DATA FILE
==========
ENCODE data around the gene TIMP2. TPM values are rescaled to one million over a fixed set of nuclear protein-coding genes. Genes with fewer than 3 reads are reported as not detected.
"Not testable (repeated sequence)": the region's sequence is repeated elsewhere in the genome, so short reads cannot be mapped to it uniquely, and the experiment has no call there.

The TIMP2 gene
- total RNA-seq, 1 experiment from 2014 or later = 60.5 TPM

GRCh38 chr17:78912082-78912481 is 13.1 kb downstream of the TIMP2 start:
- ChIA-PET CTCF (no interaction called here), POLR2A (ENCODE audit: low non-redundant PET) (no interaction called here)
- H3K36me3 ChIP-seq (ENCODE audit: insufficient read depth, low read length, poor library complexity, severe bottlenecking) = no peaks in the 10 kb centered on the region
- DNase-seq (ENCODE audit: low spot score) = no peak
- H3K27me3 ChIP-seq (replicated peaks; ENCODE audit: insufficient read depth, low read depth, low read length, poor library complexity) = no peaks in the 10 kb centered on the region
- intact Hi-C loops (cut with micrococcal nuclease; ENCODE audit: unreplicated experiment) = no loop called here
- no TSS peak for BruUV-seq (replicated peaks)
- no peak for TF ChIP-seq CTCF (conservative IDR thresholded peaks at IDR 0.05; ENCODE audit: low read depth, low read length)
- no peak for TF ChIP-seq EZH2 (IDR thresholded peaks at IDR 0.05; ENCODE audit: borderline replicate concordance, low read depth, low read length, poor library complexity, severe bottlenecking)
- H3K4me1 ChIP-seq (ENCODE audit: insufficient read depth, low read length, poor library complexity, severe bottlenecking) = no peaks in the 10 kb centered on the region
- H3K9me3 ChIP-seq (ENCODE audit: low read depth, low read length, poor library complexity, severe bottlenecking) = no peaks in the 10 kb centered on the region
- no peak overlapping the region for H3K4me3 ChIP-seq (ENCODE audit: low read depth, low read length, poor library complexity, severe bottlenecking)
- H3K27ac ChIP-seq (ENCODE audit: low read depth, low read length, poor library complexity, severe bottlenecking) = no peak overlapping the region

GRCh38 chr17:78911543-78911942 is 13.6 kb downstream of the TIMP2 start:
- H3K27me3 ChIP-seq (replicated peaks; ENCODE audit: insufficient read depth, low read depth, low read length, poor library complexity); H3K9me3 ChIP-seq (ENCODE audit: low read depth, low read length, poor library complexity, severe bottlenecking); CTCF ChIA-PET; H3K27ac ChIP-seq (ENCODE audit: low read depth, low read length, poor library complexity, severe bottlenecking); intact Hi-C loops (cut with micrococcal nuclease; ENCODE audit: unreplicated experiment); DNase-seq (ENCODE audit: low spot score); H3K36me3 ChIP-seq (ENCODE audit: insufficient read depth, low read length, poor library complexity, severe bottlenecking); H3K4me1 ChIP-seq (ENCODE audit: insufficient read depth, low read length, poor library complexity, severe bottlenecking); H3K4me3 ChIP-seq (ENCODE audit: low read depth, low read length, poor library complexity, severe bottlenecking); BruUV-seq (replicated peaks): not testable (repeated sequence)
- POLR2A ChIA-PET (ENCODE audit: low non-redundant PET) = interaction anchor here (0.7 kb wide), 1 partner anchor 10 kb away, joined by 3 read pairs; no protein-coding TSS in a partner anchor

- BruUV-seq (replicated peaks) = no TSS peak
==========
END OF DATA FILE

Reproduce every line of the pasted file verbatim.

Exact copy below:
ENCODE data around the gene TIMP2. TPM values are rescaled to one million over a fixed set of nuclear protein-coding genes. Genes with fewer than 3 reads are reported as not detected.
"Not testable (repeated sequence)": the region's sequence is repeated elsewhere in the genome, so short reads cannot be mapped to it uniquely, and the experiment has no call there.

The TIMP2 gene
- total RNA-seq, 1 experiment from 2014 or later = 60.5 TPM

GRCh38 chr17:78912082-78912481 is 13.1 kb downstream of the TIMP2 start:
- ChIA-PET CTCF (no interaction called here), POLR2A (ENCODE audit: low non-redundant PET) (no interaction called here)
- H3K36me3 ChIP-seq (ENCODE audit: insufficient read depth, low read length, poor library complexity, severe bottlenecking) = no peaks in the 10 kb centered on the region
- DNase-seq (ENCODE audit: low spot score) = no peak
- H3K27me3 ChIP-seq (replicated peaks; ENCODE audit: insufficient read depth, low read depth, low read length, poor library complexity) = no peaks in the 10 kb centered on the region
- intact Hi-C loops (cut with micrococcal nuclease; ENCODE audit: unreplicated experiment) = no loop called here
- no TSS peak for BruUV-seq (replicated peaks)
- no peak for TF ChIP-seq CTCF (conservative IDR thresholded peaks at IDR 0.05; ENCODE audit: low read depth, low read length)
- no peak for TF ChIP-seq EZH2 (IDR thresholded peaks at IDR 0.05; ENCODE audit: borderline replicate concordance, low read depth, low read length, poor library complexity, severe bottlenecking)
- H3K4me1 ChIP-seq (ENCODE audit: insufficient read depth, low read length, poor library complexity, severe bottlenecking) = no peaks in the 10 kb centered on the region
- H3K9me3 ChIP-seq (ENCODE audit: low read depth, low read length, poor library complexity, severe bottlenecking) = no peaks in the 10 kb centered on the region
- no peak overlapping the region for H3K4me3 ChIP-seq (ENCODE audit: low read depth, low read length, poor library complexity, severe bottlenecking)
- H3K27ac ChIP-seq (ENCODE audit: low read depth, low read length, poor library complexity, severe bottlenecking) = no peak overlapping the region

GRCh38 chr17:78911543-78911942 is 13.6 kb downstream of the TIMP2 start:
- H3K27me3 ChIP-seq (replicated peaks; ENCODE audit: insufficient read depth, low read depth, low read length, poor library complexity); H3K9me3 ChIP-seq (ENCODE audit: low read depth, low read length, poor library complexity, severe bottlenecking); CTCF ChIA-PET; H3K27ac ChIP-seq (ENCODE audit: low read depth, low read length, poor library complexity, severe bottlenecking); intact Hi-C loops (cut with micrococcal nuclease; ENCODE audit: unreplicated experiment); DNase-seq (ENCODE audit: low spot score); H3K36me3 ChIP-seq (ENCODE audit: insufficient read depth, low read length, poor library complexity, severe bottlenecking); H3K4me1 ChIP-seq (ENCODE audit: insufficient read depth, low read length, poor library complexity, severe bottlenecking); H3K4me3 ChIP-seq (ENCODE audit: low read depth, low read length, poor library complexity, severe bottlenecking); BruUV-seq (replicated peaks): not testable (repeated sequence)
- POLR2A ChIA-PET (ENCODE audit: low non-redundant PET) = interaction anchor here (0.7 kb wide), 1 partner anchor 10 kb away, joined by 3 read pairs; no protein-coding TSS in a partner anchor

- BruUV-seq (replicated peaks) = no TSS peak